Page 2, 18th December 1953

18th December 1953
Page 2
Page 2, 18th December 1953 — Thank you for not being so matey
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Thank you for not being so matey

RADIO. e "choice" programme

"L The by a well-known personality-of which "Desert Island Discs" was a long-lasting example-makes a pleasant variation in the manner of presenting an ordinary studio concert, as you will find if you listen to "I Know What I Like"(Sundays, Home).

I heard No. 12 in the series, a very good selection by Cohn Wills, played by the B.B.C. Concert Orchestra, and I liked it all the better for the absence of that horribly matey boosting of the celebrity making the choice which has characterised this type of broadcast in the past. John Gavall's songs with guitar were way enjoyable, particularly a South American one about Brazil.

I know what I like, too, and this week I have done hardly any "duty" listening but have browsed according to my own taste among the very large amount of good entertainment offered. There are two outstanding things for which I would like to say "Thank you."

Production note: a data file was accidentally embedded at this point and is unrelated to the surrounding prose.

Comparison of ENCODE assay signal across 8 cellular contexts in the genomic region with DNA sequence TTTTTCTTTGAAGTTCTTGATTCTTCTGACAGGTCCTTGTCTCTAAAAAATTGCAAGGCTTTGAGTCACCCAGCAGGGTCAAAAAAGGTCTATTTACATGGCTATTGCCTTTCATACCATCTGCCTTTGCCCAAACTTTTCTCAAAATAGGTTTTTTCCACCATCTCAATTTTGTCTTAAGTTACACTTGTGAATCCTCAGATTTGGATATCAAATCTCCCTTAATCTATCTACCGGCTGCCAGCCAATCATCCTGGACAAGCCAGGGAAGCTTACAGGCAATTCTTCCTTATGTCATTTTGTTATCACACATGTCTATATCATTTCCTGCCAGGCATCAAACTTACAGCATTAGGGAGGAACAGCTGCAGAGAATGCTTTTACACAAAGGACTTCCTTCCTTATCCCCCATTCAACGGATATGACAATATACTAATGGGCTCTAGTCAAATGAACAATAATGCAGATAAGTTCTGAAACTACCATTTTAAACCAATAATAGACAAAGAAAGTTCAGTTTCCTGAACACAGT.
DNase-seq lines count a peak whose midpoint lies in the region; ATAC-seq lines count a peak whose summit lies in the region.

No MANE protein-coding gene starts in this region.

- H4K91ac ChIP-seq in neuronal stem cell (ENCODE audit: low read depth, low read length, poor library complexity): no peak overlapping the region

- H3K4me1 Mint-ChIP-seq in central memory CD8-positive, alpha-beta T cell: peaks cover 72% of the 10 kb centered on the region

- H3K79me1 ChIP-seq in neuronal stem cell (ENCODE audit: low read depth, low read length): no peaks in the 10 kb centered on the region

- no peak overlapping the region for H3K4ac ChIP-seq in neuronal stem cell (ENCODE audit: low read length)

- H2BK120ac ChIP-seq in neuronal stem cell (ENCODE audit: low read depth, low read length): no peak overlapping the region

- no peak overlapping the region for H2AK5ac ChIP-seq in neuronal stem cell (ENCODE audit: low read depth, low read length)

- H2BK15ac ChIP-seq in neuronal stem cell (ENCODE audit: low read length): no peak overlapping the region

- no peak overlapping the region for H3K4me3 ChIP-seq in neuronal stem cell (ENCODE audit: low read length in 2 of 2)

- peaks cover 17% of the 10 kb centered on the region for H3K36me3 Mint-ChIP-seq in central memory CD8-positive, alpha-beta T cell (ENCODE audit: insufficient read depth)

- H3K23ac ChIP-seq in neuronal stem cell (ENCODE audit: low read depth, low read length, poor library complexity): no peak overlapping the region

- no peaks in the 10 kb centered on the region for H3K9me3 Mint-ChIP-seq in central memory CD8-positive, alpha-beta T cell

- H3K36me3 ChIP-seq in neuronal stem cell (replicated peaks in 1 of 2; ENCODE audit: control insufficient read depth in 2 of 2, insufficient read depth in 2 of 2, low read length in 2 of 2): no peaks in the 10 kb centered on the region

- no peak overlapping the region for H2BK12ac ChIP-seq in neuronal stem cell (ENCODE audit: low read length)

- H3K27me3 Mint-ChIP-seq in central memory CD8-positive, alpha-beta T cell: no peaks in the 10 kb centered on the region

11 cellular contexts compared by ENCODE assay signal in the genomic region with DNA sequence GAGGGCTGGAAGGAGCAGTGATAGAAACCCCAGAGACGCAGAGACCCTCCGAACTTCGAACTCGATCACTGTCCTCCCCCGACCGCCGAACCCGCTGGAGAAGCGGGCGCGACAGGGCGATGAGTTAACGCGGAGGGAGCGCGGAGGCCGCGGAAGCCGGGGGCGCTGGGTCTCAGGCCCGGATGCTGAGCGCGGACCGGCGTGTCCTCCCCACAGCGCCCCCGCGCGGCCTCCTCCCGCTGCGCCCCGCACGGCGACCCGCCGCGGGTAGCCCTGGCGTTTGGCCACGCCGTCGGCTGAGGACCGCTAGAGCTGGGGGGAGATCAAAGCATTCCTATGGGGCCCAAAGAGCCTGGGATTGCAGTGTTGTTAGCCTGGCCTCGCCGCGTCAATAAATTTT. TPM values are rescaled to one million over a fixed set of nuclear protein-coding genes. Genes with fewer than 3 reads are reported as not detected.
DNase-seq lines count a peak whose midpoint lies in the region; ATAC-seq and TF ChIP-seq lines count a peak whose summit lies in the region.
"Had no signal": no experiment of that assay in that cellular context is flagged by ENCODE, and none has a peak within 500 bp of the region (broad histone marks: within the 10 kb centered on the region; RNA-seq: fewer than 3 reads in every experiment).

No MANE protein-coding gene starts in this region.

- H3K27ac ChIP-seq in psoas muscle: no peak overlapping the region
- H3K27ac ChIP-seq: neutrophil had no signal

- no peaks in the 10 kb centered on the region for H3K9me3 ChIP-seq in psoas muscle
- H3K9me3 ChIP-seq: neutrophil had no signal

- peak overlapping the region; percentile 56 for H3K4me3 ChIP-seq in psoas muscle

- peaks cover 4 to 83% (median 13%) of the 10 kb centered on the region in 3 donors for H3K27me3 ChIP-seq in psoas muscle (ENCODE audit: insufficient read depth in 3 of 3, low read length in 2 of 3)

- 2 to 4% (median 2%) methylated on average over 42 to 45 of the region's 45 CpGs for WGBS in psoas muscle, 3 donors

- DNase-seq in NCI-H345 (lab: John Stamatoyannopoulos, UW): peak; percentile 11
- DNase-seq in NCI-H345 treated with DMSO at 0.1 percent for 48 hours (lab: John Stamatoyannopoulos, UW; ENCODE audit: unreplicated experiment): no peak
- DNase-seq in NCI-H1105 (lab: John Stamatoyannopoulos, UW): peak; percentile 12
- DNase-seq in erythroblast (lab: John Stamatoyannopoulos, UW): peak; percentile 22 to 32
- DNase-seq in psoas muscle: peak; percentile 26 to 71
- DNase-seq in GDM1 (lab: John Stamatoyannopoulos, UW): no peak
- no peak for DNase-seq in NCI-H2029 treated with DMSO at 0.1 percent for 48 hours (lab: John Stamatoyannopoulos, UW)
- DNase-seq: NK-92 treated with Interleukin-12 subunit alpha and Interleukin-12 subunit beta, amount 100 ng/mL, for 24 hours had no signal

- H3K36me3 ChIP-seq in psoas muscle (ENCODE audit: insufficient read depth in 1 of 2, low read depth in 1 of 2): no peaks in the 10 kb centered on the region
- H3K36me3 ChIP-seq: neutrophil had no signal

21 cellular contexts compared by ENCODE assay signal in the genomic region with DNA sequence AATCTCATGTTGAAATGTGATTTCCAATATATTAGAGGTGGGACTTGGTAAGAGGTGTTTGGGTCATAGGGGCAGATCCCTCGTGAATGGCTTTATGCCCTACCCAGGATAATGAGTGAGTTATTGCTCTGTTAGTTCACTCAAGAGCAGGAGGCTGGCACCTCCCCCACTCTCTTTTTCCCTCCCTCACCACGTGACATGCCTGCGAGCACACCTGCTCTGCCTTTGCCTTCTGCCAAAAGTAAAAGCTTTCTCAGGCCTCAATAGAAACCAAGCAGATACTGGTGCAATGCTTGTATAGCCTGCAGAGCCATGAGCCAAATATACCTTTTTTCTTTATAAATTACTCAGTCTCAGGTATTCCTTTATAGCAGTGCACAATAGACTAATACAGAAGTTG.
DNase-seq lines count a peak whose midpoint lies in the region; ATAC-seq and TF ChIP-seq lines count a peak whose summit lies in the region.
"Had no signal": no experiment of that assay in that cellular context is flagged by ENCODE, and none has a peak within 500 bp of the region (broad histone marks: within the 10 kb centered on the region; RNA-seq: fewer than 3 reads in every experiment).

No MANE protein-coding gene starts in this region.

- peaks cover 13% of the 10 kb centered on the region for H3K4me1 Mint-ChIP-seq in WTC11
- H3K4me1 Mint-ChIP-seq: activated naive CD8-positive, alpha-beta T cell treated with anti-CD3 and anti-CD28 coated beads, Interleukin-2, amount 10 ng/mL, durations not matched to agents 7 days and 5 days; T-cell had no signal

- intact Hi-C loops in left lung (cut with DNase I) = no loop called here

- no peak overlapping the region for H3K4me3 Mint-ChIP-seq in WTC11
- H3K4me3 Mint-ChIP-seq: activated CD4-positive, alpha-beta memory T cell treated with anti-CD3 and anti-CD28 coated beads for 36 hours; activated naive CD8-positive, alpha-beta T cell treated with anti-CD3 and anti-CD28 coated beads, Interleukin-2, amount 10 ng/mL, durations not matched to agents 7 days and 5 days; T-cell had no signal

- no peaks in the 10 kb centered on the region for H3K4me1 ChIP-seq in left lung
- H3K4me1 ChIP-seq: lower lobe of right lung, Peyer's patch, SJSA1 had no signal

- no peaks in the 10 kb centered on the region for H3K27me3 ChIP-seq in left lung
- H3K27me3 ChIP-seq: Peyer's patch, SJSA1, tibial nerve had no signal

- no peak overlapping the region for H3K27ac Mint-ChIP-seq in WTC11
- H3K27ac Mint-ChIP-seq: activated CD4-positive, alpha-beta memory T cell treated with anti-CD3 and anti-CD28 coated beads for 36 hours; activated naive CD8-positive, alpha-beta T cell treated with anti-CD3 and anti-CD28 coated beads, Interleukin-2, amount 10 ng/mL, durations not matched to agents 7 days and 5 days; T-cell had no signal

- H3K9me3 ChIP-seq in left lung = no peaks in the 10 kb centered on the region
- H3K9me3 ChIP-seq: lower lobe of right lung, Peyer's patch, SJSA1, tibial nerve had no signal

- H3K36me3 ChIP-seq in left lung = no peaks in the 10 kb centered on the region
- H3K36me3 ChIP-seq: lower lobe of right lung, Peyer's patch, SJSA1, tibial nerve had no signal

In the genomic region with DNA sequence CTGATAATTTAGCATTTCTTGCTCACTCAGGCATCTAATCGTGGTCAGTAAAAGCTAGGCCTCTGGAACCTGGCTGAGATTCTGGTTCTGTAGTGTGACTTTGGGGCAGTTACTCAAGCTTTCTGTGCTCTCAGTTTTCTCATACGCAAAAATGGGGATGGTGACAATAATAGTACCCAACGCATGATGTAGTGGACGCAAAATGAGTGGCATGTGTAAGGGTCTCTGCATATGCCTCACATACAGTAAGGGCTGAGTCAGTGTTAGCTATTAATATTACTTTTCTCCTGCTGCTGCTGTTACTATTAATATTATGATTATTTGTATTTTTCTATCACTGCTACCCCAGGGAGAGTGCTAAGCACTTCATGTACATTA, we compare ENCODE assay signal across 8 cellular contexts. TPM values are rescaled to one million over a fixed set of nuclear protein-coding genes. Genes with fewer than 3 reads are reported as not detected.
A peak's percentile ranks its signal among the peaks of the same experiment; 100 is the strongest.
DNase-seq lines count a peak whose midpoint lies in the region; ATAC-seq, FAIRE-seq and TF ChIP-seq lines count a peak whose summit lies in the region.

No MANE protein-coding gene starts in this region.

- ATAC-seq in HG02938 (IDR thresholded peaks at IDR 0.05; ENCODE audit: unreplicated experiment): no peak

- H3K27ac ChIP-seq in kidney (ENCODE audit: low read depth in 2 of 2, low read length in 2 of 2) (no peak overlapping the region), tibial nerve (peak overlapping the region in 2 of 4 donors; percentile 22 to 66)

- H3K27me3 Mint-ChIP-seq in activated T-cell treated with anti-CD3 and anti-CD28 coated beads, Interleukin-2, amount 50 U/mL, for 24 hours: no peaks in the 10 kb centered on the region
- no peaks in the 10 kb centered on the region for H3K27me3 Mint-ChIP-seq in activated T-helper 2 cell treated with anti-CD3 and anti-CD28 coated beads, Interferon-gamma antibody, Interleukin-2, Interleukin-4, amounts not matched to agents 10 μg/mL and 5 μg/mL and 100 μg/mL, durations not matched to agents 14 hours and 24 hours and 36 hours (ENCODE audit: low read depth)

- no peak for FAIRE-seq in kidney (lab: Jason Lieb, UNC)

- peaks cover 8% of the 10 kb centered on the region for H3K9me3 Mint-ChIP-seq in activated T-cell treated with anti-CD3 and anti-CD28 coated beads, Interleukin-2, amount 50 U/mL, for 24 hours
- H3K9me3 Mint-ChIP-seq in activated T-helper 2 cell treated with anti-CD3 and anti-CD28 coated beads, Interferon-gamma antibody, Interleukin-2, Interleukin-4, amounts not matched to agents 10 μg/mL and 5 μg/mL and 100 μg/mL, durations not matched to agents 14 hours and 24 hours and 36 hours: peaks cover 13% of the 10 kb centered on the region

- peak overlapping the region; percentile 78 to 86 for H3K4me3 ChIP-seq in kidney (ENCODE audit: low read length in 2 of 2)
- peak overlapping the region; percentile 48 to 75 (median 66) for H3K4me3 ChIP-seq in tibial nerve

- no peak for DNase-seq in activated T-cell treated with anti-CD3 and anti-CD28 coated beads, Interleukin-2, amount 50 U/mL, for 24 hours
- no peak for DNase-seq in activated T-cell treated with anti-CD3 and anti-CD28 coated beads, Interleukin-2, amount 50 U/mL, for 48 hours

The first is Trevor Harvey's playing of the whole of the love duet from "Tristan and Isolde," in his Opera at Home series.

The second is the charmingly natural way in which child listeners were invited to come to Baby Jesus in the Crib during "Music and Move ment II," given by Marjorie Eche in the last week of the Schools' Programmes in the Home Service. This was yet another example of the excellent way in which religion forms a natural and living part of these splendid broadcasts.

I usually like "Life with the Lyons" but I did not like the gags in it about Mr. Wimpole and his family of 13 children; for example, his attitude to his wife, which is the kind that music halls usually assume a man has towards his mother-inlaw. In fact, all of this Wimpole business is crashingly unfunny at the expense of family life.

One bit of "duty" listening produced the most poverty stricken humour of the whole week-an episode in "Ray's a Laugh," in which Ted Ray, suffering from lumbago, gets hold of a prescription for glasses by mistake. The punch-lines in the awful jokes could be seen lumbering in a mile off and were a great weariness even to the children, who can normally raise a snigger for the feeblest cracks.

The first instalments of M rs. Molesworth's "Tapestry R o o which is being serialised on Children's Hour, kept the atmosphere of this enchanting sto r y beautifully, though I suppose nothing could quite bring back the pleasure of reading the book itself for the first time.

Joan Newton




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